Bisphosphonate Bone Fracture Warnings Issued in Canada

Canadian health officials are warning citizens of that country that side effects of Fosamax, Actonel and similar bone drugs may increase the risk of rare thigh bone fractures.  

Health Canada issued a bisphosphonates warning on Monday, indicating that it had reviewed the safety of the class of medications and found that there was an increased risk of atypical femur fractures. However, the overall risk was very small.

New label warnings reflecting the increased risk of bone fractures from bisphosphonates will be placed on Canadian bottles of all medications included within the class, such as Fosamax, Didrocal, Actonel and Aclasta. 

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Atypical thigh bone fractures occur in less than one percent of all hip and femur fractures. They usually occur with little or no actual trauma to the legs. Health Canada has determined that bisphosphonates double that risk.

In the United States, the FDA is still weighing the recommendations of an advisory panel which met in September to discuss Fosamax femur fracture side effects. That panel voted 17 to 6 to recommend that the FDA require drug makers to provide more information about the risks and benefits associated with all bisphosphonates, including the atypical femur fractures and osteonecrosis of the jaw (ONJ).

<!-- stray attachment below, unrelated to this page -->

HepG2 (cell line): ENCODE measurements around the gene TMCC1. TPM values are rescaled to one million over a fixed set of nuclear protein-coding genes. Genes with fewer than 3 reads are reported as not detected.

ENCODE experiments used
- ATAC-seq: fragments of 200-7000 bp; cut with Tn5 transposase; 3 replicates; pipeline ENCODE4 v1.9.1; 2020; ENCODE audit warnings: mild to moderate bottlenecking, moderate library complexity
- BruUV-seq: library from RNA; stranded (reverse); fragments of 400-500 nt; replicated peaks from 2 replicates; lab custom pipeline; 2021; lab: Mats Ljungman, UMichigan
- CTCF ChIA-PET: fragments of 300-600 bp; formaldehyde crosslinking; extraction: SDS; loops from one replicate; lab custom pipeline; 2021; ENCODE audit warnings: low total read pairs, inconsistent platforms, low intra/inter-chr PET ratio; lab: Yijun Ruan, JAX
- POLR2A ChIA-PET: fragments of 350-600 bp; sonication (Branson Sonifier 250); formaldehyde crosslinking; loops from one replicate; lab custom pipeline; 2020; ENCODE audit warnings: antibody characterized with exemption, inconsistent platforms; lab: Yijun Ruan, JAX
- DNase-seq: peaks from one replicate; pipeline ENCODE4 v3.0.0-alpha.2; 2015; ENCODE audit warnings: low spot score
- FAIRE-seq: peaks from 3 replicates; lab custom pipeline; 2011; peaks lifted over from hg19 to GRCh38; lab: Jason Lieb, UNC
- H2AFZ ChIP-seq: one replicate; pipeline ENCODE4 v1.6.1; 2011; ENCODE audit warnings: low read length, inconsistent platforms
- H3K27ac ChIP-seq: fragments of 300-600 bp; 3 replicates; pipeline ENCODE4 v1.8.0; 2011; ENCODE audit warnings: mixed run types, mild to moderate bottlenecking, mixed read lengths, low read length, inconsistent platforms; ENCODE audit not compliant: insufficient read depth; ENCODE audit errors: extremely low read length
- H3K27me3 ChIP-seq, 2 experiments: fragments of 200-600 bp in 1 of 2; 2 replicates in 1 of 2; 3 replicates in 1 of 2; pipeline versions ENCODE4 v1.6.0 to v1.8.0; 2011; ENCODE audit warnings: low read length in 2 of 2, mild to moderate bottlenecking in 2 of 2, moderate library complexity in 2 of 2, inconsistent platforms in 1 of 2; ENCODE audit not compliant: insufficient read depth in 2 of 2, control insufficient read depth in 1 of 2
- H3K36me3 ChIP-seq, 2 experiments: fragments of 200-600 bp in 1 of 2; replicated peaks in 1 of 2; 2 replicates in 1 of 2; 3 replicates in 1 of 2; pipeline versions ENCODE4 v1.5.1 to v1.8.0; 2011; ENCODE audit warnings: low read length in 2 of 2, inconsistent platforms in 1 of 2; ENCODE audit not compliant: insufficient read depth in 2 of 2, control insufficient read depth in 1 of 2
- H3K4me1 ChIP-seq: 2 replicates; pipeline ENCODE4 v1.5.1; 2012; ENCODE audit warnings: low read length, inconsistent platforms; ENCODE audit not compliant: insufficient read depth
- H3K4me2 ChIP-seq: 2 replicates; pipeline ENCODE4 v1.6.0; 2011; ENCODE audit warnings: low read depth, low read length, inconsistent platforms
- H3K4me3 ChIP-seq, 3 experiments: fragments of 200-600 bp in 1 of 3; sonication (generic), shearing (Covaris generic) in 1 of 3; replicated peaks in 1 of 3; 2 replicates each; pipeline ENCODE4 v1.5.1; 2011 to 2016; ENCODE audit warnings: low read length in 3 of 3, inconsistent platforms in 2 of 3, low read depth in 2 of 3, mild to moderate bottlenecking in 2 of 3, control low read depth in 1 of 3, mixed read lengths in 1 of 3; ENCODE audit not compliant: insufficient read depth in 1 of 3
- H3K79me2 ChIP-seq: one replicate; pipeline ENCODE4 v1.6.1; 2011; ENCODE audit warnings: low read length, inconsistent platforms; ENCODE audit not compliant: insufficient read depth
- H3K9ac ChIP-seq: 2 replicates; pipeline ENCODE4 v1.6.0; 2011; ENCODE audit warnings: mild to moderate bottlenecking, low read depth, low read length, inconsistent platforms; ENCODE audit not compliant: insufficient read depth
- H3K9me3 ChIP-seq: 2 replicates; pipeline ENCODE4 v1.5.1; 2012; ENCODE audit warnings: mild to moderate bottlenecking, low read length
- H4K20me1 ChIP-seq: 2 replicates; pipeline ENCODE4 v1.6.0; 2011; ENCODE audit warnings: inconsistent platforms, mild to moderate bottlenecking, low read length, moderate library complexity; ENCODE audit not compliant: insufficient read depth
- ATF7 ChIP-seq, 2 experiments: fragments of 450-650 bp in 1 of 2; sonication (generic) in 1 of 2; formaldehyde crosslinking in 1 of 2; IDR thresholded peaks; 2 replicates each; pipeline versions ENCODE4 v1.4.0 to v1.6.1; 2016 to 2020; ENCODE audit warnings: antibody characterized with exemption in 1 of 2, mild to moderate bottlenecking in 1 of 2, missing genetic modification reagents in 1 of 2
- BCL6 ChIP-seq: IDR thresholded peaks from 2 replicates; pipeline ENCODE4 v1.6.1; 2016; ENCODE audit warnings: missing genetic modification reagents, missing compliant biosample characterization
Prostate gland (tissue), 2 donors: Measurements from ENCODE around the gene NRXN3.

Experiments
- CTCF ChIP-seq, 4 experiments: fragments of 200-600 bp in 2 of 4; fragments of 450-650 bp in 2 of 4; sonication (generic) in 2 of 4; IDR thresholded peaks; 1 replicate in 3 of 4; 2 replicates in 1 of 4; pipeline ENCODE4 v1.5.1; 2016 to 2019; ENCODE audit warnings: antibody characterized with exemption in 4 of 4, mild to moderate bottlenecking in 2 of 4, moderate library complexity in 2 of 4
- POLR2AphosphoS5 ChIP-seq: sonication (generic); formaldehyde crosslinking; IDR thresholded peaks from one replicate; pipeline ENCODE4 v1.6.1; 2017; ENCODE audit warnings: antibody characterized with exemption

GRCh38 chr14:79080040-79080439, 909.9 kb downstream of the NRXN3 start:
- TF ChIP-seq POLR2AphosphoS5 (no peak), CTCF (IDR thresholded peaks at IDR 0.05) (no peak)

The panel left how those warnings should be worded up to the FDA. While the federal drug regulatory agency is not required to follow the advice of their advisory panels, it is usually heavily influenced by the recommendations.

In October 2010, the FDA required warnings about the risk of thigh fractures from Fosamax and other bisphosphonate medications be placed on U.S. labels, but the decision was based off of preliminary findings. During a review of the potential Fosamax side effects, the FDA determined that the risk of fractures of the thigh bone may be connected to long-term use of bisphosphonates.

Merck & Co. currently faces hundreds of Fosamax fracture lawsuits that have been filed by individuals who claim the drug maker failed to adequately warn about the potential risk of problems. Complaints allege that side effects of Fosamax may weaken the ability of the femur bone to repair itself from microdamage, increasing the risk of a sudden femur fracture.


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